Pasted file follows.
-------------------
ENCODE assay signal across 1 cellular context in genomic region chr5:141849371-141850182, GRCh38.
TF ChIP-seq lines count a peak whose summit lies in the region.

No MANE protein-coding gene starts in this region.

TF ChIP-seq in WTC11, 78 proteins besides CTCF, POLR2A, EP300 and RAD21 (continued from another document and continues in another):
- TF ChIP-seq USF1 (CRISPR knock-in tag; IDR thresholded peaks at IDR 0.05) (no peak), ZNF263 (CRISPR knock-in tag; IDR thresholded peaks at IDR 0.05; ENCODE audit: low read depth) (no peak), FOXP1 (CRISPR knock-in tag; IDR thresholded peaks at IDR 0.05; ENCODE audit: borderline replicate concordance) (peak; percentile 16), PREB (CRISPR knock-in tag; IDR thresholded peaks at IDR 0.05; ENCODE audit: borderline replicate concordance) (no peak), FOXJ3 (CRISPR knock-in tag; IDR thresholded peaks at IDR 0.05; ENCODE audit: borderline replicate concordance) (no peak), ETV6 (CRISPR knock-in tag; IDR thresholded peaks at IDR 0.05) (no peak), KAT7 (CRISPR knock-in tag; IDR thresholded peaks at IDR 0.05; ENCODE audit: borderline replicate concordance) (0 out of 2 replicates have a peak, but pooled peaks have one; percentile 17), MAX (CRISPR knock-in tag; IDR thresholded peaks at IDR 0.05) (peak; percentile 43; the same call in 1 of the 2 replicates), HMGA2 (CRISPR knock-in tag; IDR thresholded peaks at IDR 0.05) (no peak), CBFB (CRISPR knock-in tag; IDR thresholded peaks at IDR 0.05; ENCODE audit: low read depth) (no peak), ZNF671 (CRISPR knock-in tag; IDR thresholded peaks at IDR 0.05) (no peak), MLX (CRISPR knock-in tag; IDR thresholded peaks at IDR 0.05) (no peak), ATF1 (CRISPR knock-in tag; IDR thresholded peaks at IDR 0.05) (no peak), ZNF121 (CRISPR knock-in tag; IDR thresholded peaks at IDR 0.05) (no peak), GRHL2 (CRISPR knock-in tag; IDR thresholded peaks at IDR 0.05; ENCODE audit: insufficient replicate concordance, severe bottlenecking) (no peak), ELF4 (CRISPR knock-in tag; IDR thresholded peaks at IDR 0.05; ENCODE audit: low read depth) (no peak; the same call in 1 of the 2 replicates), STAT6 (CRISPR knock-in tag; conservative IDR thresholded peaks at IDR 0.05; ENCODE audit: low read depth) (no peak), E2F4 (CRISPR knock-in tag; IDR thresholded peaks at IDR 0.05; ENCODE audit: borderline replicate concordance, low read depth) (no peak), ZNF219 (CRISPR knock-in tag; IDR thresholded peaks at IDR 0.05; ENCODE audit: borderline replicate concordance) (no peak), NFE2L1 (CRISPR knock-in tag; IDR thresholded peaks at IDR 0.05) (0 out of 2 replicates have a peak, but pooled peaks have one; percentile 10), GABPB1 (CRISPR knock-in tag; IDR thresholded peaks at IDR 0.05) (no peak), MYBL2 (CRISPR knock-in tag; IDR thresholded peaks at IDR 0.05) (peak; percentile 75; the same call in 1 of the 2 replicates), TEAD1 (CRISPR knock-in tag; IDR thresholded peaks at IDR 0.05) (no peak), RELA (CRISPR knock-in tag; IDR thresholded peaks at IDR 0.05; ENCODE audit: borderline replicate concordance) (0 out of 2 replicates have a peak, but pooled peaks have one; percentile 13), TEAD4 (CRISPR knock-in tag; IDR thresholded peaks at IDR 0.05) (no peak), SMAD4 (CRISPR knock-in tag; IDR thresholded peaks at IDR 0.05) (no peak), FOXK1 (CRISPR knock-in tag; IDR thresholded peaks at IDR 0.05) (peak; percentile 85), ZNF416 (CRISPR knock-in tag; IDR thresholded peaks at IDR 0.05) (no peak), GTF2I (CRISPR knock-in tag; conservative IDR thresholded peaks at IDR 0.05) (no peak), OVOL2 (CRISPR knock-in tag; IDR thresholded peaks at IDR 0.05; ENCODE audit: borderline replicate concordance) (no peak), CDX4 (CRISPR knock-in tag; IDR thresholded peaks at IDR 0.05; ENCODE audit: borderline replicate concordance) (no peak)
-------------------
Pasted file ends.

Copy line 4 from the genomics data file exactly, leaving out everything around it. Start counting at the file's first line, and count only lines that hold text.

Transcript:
TF ChIP-seq in WTC11, 78 proteins besides CTCF, POLR2A, EP300 and RAD21 (continued from another document and continues in another):